Before starting a homestead, you should set some clear and realistic goals. These goals will shift over time, but it is important to have something to aim for. Even if you already have a homestead, you should set new goals periodically to help you grow. This is even more important when children are involved. Motherhood gets a little crazy and when you throw in a garden, livestock, food preservation, and everything else that comes along with homesteading it can get downright overwhelming. Let’s walk through 6 tips for setting goals for homestead moms who want to build a sustainable life with kiddos in tow.
Setting Goals for Homestead Moms
It is very important to be intentional in your journey to grow your own food and live a sustainable lifestyle. Without intentional planning, tasks can fall by the wayside and efficiency can go down the toilet. Setting goals and placing them into a plan is the best way for homestead moms to get the most out of their year.
1. Give yourself grace
The number one thing that I want you to remember is to give yourself grace. You will not reach “perfection” in motherhood or on your homestead… No one will. So go ahead and get ahead of the mom guilt and release yourself from the stress of trying to make no mistakes on this journey.
Mistakes are not the end of the road. Mistakes do not equal failure, instead they equal growth. Embrace mistakes as you go and be okay with moving more slowly than you had originally intended.
2. Consider your limitations
I hesitated to write this one, but it is important. This year is the first year that I have actually stepped back to look at my limitations instead of believing that I could handle anything that I put my mind to. Now, don’t get me wrong… I can handle anything I put my mind to, but “handling it” doesn’t always come along with efficiency, purpose, or joy.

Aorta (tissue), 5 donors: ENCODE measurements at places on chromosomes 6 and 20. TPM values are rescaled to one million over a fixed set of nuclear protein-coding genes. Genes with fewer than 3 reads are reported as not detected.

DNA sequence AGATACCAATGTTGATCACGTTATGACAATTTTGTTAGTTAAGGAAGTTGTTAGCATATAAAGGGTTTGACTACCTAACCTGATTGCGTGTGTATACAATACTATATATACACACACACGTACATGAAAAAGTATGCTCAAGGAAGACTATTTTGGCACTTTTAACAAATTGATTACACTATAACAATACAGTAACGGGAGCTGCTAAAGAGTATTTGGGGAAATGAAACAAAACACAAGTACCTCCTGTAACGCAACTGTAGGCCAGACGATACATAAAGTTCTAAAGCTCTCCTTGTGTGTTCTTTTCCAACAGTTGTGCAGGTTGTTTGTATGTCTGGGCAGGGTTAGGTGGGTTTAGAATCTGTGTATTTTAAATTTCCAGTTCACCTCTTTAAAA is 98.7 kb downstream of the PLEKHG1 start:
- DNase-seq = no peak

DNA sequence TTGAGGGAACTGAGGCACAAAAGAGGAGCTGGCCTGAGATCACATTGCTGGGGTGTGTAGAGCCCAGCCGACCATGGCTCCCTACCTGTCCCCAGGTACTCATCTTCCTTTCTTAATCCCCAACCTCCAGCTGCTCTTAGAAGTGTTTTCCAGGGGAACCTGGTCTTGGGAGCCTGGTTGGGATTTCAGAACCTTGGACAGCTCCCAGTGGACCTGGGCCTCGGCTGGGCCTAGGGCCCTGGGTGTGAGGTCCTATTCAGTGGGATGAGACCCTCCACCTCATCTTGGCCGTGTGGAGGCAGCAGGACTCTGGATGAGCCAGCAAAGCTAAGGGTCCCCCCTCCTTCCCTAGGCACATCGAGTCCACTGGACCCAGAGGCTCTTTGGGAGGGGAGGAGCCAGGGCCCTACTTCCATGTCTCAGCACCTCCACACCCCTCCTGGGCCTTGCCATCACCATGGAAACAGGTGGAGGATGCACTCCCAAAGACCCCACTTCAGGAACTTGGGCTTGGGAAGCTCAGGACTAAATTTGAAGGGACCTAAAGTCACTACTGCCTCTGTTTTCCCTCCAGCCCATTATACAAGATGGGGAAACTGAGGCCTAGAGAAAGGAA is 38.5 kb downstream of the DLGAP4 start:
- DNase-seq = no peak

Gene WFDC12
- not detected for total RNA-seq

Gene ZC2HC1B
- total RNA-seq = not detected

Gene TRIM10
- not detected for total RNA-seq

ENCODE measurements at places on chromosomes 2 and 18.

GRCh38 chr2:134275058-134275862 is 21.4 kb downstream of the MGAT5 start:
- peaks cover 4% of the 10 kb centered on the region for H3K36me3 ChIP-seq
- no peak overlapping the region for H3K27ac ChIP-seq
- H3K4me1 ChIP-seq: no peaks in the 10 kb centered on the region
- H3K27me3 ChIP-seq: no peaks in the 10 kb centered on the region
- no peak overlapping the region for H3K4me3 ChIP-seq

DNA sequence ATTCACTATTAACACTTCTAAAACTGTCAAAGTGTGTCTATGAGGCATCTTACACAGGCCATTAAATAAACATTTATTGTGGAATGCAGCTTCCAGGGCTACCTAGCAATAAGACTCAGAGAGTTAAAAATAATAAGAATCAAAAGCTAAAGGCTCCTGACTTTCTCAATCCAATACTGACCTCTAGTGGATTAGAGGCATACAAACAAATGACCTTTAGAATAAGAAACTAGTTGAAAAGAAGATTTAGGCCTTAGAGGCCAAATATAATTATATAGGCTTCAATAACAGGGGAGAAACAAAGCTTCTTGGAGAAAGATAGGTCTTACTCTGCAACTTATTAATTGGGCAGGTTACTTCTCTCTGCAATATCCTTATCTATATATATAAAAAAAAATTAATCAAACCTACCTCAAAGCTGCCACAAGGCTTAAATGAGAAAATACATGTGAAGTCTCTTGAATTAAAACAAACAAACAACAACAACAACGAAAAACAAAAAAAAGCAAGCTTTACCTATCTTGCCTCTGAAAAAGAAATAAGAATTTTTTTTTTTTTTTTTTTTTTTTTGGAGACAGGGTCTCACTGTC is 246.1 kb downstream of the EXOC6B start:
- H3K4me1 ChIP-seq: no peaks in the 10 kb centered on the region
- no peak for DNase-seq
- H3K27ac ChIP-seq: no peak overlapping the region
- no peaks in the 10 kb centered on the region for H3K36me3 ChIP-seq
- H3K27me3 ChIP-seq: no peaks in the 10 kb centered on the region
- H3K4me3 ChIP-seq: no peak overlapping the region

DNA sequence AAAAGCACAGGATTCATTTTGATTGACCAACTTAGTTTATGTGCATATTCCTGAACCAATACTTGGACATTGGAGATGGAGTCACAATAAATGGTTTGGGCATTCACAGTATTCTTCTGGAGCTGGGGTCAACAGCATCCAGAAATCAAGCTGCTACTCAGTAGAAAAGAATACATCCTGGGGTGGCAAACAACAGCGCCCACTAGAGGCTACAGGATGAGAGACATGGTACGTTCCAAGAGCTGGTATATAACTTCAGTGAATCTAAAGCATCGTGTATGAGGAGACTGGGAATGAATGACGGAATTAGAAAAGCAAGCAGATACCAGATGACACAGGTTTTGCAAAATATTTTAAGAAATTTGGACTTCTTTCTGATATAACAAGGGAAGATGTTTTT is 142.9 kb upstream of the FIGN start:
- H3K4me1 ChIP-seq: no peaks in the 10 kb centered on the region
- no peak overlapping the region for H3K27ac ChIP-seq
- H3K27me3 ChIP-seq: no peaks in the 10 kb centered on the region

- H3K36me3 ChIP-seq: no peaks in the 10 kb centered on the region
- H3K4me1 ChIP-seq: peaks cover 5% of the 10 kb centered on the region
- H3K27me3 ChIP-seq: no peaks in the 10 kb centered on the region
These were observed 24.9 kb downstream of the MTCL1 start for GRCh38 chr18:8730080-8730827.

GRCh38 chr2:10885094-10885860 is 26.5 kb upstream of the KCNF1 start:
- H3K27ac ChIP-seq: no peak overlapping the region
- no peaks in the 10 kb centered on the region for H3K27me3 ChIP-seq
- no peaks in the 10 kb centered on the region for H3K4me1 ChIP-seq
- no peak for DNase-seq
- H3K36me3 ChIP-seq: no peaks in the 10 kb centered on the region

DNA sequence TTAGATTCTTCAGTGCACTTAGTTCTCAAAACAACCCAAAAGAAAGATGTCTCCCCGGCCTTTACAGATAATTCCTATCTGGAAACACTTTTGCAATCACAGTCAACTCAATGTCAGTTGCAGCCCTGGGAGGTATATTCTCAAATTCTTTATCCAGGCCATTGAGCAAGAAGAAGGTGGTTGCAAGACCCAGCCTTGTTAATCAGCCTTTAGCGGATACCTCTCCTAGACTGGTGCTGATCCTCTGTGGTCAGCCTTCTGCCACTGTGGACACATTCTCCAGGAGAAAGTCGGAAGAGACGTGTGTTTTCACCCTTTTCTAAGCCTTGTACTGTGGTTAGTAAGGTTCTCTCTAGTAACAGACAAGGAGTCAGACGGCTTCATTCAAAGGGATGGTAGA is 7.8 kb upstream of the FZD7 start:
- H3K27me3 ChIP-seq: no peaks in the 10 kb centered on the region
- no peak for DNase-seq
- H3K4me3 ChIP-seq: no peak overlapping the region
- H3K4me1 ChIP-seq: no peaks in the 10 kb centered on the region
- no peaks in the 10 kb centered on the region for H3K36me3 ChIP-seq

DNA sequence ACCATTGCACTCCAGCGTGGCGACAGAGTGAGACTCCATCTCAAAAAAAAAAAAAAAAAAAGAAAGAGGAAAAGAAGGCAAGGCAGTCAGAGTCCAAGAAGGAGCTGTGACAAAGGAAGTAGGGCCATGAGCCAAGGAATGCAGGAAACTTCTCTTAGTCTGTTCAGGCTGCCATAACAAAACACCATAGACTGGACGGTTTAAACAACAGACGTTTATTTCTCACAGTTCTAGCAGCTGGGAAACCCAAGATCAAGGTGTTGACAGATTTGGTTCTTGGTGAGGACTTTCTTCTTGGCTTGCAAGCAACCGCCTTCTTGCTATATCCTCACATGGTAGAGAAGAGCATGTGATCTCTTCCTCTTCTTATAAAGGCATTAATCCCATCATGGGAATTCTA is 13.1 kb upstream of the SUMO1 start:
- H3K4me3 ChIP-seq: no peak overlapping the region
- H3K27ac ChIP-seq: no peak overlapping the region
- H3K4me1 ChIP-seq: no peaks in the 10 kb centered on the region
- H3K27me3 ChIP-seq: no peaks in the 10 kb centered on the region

This year was my first as a single homestead mother of 5. My limitations at this point in my life are time and money. My time has to go primarily to my children & my business and my money is stretched tight as most single-income families are experiencing right now. I didn’t consider those limitations when bringing new livestock onto the homestead, however.
I made the decision to add meat rabbits along with my meat birds, laying hens, honeybees, and garden. That was totally too much for me to manage without overloading myself. I felt burdened more than purposeful. So I stepped back and re-evaluated our situation. We prefer chicken over rabbit meat so I decided to focus on chickens for meat and I sold the rabbits. Now my budget isn’t as stretched and my time has been freed up.
All of that was said to say, don’t overload yourself. It is okay to consider limitations and set boundaries to protect your time, energy, and resources.
2. Set the Purpose for Your Homestead
Are you starting a homestead for the lifestyle, for sustainability, for food freedom, to get out of the rat race? Clearly stating the reason for your homestead journey can help you set more intentional goals as you go along.
When setting homestead mom goals, always consider your children and their purpose on the homestead as well.
3. Keep your goal list short